Even if you don't receive a payment of Carer's Allowance due to overlapping benefit rules, entitlement to it allows you to get an extra amount, called 'Carer's Premium or Addition', as part of other benefits, so you should still make a claim. Carer's Premiums/Additions can be added to or taken into account for:

If you receive Carer's Allowance, you also qualify for a Christmas Bonus each year (unless you get one with another benefit). This is usually £10. You do not need to make a claim for the bonus. It is paid automatically. It does not affect any other benefits you might get.

Benefit Cap

If you or your partner qualify for Carer's Allowance, you are exempt from the Benefit Cap. See our Benefit Cap guide for more details.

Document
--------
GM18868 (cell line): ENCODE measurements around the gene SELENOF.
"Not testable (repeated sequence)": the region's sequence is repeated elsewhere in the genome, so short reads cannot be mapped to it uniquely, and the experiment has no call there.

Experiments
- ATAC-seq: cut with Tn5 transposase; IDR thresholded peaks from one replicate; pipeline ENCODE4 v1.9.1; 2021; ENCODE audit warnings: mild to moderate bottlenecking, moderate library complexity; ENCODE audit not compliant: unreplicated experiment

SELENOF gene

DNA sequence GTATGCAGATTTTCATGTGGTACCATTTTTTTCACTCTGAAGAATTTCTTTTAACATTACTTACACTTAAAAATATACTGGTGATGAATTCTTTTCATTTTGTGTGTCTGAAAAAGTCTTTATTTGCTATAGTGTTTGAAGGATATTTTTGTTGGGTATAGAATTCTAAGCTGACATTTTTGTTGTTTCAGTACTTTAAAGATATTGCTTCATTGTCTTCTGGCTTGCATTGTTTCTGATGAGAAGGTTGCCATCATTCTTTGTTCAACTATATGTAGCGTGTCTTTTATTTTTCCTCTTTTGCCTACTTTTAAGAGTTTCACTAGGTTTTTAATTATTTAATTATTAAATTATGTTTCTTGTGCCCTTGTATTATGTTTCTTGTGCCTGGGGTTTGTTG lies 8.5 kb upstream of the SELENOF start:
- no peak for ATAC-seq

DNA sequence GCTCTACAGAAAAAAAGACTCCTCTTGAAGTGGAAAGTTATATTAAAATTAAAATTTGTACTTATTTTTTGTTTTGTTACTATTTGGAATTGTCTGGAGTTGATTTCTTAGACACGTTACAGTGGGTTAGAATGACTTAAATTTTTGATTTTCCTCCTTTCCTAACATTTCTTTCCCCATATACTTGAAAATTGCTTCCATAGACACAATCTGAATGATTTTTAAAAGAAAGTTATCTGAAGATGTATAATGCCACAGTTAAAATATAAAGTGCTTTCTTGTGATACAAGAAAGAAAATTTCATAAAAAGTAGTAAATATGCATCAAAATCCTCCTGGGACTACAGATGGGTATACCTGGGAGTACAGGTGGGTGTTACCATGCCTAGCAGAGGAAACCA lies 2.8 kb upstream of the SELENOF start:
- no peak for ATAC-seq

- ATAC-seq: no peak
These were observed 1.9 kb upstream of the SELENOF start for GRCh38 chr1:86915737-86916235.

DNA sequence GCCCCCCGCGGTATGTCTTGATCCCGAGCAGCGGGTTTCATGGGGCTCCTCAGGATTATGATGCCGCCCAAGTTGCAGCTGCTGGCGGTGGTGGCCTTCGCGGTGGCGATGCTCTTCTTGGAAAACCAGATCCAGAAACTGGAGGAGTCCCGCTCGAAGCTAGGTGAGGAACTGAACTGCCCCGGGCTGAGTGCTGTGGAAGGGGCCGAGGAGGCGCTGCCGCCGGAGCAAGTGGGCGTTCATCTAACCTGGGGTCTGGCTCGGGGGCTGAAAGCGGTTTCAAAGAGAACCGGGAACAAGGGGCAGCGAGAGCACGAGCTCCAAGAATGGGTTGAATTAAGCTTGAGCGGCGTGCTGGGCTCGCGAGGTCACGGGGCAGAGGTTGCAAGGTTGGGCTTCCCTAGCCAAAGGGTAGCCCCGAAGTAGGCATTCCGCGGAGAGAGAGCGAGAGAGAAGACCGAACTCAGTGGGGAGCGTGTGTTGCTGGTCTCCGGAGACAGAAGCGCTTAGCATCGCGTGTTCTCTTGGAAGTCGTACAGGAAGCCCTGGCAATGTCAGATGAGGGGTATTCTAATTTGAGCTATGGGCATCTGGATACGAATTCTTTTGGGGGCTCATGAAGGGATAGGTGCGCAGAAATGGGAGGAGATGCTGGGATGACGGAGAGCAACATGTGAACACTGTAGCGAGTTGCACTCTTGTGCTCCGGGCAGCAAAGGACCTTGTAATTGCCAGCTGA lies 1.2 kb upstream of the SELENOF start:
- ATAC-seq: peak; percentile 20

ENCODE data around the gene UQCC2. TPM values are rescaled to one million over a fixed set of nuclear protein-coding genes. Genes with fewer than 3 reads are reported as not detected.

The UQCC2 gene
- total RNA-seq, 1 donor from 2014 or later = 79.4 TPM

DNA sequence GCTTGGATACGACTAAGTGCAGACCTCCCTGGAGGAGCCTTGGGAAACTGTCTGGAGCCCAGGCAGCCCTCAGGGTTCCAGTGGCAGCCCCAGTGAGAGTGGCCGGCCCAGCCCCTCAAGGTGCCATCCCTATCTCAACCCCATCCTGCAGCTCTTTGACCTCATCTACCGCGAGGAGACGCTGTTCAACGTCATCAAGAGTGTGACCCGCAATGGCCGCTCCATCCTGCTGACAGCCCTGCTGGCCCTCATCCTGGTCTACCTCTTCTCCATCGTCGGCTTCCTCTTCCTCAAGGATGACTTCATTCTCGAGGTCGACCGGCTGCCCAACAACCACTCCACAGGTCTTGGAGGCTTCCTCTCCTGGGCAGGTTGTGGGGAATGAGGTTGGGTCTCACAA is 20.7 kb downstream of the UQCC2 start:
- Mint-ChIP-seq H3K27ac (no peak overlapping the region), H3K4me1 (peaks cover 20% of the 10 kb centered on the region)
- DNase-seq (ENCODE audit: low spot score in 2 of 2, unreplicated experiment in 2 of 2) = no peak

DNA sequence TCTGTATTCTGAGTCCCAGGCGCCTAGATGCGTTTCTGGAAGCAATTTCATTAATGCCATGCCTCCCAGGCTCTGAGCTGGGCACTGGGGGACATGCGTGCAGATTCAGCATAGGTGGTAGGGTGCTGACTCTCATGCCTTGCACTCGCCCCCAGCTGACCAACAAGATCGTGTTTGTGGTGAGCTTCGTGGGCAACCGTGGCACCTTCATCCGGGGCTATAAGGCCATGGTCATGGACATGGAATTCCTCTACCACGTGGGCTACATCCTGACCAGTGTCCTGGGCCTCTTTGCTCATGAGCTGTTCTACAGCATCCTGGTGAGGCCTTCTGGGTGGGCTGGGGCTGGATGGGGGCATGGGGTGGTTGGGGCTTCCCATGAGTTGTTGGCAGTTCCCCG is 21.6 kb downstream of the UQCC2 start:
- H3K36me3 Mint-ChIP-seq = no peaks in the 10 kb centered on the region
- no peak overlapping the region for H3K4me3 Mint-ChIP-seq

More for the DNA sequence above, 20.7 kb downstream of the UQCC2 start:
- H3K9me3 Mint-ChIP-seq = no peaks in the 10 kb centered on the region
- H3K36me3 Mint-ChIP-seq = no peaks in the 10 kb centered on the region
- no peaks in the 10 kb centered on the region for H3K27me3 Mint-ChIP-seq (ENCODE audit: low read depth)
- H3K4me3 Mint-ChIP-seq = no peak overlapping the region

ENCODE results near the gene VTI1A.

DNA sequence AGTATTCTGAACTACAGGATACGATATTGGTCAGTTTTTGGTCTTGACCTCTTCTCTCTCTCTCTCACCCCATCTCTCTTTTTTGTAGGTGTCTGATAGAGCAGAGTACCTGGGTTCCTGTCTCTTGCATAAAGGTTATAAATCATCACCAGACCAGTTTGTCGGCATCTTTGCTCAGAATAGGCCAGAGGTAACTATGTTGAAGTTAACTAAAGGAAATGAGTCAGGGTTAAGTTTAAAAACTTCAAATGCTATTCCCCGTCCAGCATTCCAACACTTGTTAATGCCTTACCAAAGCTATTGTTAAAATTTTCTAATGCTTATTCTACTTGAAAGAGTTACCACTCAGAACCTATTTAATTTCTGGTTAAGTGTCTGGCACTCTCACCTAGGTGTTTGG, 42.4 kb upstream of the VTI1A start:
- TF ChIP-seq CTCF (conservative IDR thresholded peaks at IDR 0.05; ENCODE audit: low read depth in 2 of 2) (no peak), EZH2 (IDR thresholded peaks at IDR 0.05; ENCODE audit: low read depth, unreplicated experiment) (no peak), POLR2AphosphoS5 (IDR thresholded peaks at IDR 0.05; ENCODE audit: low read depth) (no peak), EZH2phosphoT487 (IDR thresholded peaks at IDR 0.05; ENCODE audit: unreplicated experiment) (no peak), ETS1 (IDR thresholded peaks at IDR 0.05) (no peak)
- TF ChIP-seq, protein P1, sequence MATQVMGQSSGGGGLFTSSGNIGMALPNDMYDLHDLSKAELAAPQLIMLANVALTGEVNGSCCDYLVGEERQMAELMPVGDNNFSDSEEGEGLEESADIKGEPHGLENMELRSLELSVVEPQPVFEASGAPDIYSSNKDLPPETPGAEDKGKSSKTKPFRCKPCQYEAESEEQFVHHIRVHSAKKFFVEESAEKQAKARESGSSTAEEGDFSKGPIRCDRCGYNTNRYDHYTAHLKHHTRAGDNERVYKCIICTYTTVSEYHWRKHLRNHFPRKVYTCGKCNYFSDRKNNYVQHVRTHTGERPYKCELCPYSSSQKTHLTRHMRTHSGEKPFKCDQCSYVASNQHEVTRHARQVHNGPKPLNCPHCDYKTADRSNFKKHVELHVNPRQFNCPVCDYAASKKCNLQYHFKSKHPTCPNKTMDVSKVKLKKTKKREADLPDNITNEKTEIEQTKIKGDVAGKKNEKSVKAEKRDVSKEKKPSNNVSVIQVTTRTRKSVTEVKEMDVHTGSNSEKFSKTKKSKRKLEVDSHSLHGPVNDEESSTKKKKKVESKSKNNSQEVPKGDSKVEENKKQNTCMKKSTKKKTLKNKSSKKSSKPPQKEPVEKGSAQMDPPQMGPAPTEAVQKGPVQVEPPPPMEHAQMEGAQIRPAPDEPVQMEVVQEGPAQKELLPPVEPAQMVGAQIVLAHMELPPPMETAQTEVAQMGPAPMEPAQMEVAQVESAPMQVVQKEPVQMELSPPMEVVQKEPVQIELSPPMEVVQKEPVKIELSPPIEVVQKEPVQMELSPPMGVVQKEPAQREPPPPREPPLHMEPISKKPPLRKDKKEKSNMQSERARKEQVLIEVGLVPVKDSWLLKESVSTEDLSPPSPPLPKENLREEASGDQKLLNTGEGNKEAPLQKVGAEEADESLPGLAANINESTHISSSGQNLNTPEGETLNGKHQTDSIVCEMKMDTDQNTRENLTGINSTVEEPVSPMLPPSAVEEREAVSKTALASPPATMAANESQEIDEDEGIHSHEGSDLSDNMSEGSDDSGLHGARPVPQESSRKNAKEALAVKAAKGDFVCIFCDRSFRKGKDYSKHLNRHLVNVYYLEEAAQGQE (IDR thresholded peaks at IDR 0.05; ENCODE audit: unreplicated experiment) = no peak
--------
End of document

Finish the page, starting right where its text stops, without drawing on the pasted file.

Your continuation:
How will I be paid Carer’s Allowance?

Carer’s Allowance will be paid directly into your bank or building society account or through the Payment Exception Service if you are unable to open or manage one of these or a similar account.

You can choose to be paid either weekly in advance or every 4 or 13 weeks in arrears.

Carer’s Allowance and other benefits

Carers are one of the groups of people who can receive Income Support but people can no longer make new claims for Income Support.

Carer’s Allowance (after tax) counts in full as income when calculating your entitlement to other means-tested benefits.

In some cases, you may meet the conditions for both Carer’s Allowance and another benefit, such as State Retirement Pension or contributory Employment and Support Allowance. As these benefits 'overlap', you may not receive a payment of Carer’s Allowance, even though you would if it weren't for the other benefit you receive.